Mushotoku Mind
  The Heart of the Heart Sutra
 

 

by Taisen Deshimaru
   

The Heart Sutra from a Japanese Zen Buddhist Perspective.

A Book for Students of Zen Buddhism; Religion Scholars;
Philosophy Students, and Readers of Taisen Deshimaru’s Books.

“Mushotoku mind” means an attitude of no profit, no gain. It is the core of master Taisen Deshimaru’s Zen. This respected teacher of Japanese Soto Zen moved from Japan in 1967 and brought this work to Paris, from where it was disseminated throughout the West. This book presents his commentary on the most renowned of Buddhist texts, the Heart Sutra, known in Japanese as Hannya Shingyo—a philosophical investigation on the futility of philosophical investigation.

Deshimaru’s work fills a great gap in the interpretations of this seminal text in that he emphasizes “mind-emptiness” (ku) as the foundation of Zen practice, in contrast to the usual “mindfulness” focus of many other Zen approaches. This “emptiness” and “purpose of no purpose” is one of the most difficult ideas for Westerners to understand. Yet we know that our most cherished values are based on mushotoku mind when it comes, for example, to love. We value the unselfish love of family or country that is based not on what we can get from the relationship but on what we can give. We know, too, that these virtues are not accomplished directly through our will but indirectly through dropping our expectations.

His lectures on this subject have been translated by Ilsa Fatt and edited by Reiryu Philippe Coupey of Deshimaru’s British and French groups; and here completely revised and reedited for an American audience by Reishin Richard Collins. This edition emphasizes Deshimaru’s chorus: Mushotoku mind is the key attitude characterizing the way of the Buddha, the way of the bodhisattva, The way of Zen and zazen, and the way of all sutras (teachings).

Taisen Deshimaru (d. 1982) was the founder of the Association Zen Internationale, one of the largest influences on Zen in the West. He is author of: The Ring of the Way and The Zen Way to Martial Arts: A Japanese Master Reveals the Secrets of the Samurai.

Richard Collins is a Zen teacher in the lineage of Taisen Deshimaru and Dean of Arts & Humanities at California State University, Bakersfield.

  View Bio Taisen Deshimaru  
   
$16.95
176 pages
ISBN:978-1-935387-27-5
Paperback, 5½ x 8½
   

http://sweepingzen.com/book-review-mushotoku-mind-the-heart-of-the-heart-sutra/

 

 

Charles Johnson: By the Book
Dec. 22, 2016 New York Times Sunday Book Review Section

The author of “Middle Passage” and, most recently, “The Way of the Writer” agrees with Sartre: “If literature isn’t everything, it’s not worth a single hour of someone’s trouble.”

What’s the last great book you read?
“Mushotoku Mind: The Heart of the Heart Sutra,” by Taisen Deshimaru (revised and re-edited by Richard Collins). In my blurb for the book, I wrote: “Through his elegant, rich explanation of mushotoku mind, Master Taisen Deshimaru gives us one of the most beautiful and profound commentaries on the Heart Sutra that I have had the pleasure of reading: a gift of the Way that may save the West from itself. I didn’t want it to end, because everything is here — the nature of reality, how we should live — in a deep, dharma transmission that brings peace, insight and happiness on each and every page.”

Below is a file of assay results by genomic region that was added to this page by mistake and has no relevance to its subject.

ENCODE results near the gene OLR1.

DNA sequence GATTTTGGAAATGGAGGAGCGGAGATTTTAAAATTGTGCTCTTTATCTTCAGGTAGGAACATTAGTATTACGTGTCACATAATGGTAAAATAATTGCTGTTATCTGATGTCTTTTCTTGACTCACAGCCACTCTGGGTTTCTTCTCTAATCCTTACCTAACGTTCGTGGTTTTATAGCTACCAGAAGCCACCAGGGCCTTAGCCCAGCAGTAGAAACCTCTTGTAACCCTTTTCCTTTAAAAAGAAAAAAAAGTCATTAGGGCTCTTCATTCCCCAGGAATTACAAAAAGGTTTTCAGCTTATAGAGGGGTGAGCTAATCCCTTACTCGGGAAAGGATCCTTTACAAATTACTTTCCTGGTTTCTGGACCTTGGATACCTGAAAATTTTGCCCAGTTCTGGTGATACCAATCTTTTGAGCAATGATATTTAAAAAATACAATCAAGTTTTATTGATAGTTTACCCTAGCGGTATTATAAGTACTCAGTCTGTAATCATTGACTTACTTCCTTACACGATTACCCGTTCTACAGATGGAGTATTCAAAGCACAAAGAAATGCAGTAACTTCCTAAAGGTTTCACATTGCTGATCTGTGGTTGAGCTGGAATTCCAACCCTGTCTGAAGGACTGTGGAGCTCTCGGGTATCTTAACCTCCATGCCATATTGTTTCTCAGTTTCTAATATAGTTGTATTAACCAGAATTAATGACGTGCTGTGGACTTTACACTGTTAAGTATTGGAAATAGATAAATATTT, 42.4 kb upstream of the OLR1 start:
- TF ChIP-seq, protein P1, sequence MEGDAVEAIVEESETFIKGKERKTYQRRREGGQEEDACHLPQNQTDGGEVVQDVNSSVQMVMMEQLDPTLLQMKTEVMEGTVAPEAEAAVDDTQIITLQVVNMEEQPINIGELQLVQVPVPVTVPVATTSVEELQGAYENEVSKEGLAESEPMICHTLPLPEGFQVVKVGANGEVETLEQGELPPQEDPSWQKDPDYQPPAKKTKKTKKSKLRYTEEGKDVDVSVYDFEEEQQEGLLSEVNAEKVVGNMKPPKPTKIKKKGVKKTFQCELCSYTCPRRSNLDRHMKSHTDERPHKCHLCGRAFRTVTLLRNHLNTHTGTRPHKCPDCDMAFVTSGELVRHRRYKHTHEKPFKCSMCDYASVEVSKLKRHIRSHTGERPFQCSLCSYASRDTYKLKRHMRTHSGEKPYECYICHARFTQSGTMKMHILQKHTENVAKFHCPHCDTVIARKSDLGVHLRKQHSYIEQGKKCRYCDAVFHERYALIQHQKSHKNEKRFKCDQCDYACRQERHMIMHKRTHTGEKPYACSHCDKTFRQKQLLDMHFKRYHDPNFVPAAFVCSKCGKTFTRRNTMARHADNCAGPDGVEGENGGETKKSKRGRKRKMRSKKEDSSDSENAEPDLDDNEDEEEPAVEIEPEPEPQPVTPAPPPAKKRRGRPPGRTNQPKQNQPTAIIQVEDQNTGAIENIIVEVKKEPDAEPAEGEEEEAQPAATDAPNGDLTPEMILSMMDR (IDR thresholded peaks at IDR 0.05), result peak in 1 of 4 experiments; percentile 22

What books are currently on your night stand?
In addition to the books I’m eager to read, there are endless books that people send to me in hope that I will write an endorsement for them, or judge them for a contest. At the top of my list is “Husserl’s Missing Technologies,” by Don Ihde, who is distinguished professor emeritus at Stony Brook University. He is easily America’s most important interpreter and popularizer of phenomenology as a method and a philosophy, and he was the director of my dissertation, “Being and Race: Black Writing Since 1970” (1988). What’s wonderful about Ihde, who is now in his 80s, is the rigor he has brought during his long career to examining technologies of science, reading and writing, and science praxis. His book “Listening and Voice: A Phenomenology of Sound” is seminal in the field, and his other works — “Experimental Phenomenology,” for example — are inspiring examples of how philosophy can be done with creativity (he is also a painter), accessibility and clarity. He never makes a statement or claim that is not empirically verifiable.

I just read John Wideman’s “Writing to Save a Life: The Louis Till File”; Clarence Major’s stories in “Chicago Heat”; E. Ethelbert Miller’s “Collected Poems”; and I recently received Deborah A. Miranda’s “Bad Indians: A Tribal Memoir” and Vaddey Ratner’s “Music of the Ghosts.” Also in my study are books I have to judge for a contest: Calvin Schermerhorn’s “The Business of Slavery and the Rise of American Capitalism, 1815-1860”; Patrick Rael’s “Eighty-Eight Years: The Long Death of Slavery in the United States, 1777-1865”; Aisha K. Finch’s “Rethinking Slave Rebellion in Cuba: La Escalera and the Insurgencies of 1841-1844”; Alex Borucki’s “From Shipmates to Soldiers: Emerging Black Identities in the Río de la Plata”; and Jeff Forret’s “Slave Against Slave: Plantation Violence in the Old South.”